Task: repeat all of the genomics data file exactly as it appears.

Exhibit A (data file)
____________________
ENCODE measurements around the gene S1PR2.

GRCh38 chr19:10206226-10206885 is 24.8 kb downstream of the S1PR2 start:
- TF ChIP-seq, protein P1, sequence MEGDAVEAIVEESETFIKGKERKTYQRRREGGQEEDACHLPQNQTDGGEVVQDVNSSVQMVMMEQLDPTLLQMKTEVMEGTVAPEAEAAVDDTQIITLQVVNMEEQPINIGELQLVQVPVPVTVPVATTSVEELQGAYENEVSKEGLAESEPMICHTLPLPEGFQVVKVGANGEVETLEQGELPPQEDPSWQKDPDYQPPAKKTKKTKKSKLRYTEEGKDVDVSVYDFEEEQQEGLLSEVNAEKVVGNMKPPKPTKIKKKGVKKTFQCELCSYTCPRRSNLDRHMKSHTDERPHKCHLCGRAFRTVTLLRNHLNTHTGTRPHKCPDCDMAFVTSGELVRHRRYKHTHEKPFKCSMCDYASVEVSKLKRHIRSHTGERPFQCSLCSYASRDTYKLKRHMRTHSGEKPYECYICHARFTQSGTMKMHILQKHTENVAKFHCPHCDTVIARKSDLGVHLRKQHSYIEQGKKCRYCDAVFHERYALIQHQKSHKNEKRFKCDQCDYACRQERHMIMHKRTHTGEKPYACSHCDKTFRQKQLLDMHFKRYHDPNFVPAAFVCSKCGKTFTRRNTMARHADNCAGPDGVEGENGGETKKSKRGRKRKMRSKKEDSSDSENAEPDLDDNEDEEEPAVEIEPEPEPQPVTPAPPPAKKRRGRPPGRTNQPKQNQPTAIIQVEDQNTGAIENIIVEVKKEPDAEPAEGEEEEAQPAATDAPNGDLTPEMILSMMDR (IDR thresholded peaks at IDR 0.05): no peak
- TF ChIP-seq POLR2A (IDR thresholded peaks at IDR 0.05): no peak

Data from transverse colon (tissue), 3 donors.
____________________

ENCODE measurements around the gene S1PR2.

GRCh38 chr19:10206226-10206885 is 24.8 kb downstream of the S1PR2 start:
- TF ChIP-seq, protein P1, sequence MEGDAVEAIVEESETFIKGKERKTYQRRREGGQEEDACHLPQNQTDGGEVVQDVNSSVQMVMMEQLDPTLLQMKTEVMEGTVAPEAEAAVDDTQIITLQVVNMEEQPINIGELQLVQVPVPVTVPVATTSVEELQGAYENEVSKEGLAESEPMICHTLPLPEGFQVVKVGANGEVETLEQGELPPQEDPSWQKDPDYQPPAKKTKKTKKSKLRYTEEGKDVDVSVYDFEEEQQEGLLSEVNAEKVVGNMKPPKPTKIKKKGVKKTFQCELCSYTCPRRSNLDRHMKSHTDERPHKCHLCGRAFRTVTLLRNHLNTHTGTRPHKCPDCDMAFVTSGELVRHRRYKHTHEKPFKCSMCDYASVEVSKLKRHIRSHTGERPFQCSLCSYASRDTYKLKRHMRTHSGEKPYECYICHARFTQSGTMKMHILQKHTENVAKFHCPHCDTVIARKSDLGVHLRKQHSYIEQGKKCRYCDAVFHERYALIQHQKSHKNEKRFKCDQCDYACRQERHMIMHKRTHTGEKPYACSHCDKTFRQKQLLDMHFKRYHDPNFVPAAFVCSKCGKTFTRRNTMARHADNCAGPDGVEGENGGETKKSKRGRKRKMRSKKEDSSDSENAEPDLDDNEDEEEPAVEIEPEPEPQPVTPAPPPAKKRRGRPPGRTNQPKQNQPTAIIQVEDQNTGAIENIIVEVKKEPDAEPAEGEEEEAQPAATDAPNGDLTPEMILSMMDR (IDR thresholded peaks at IDR 0.05): no peak
- TF ChIP-seq POLR2A (IDR thresholded peaks at IDR 0.05): no peak

Data from transverse colon (tissue), 3 donors.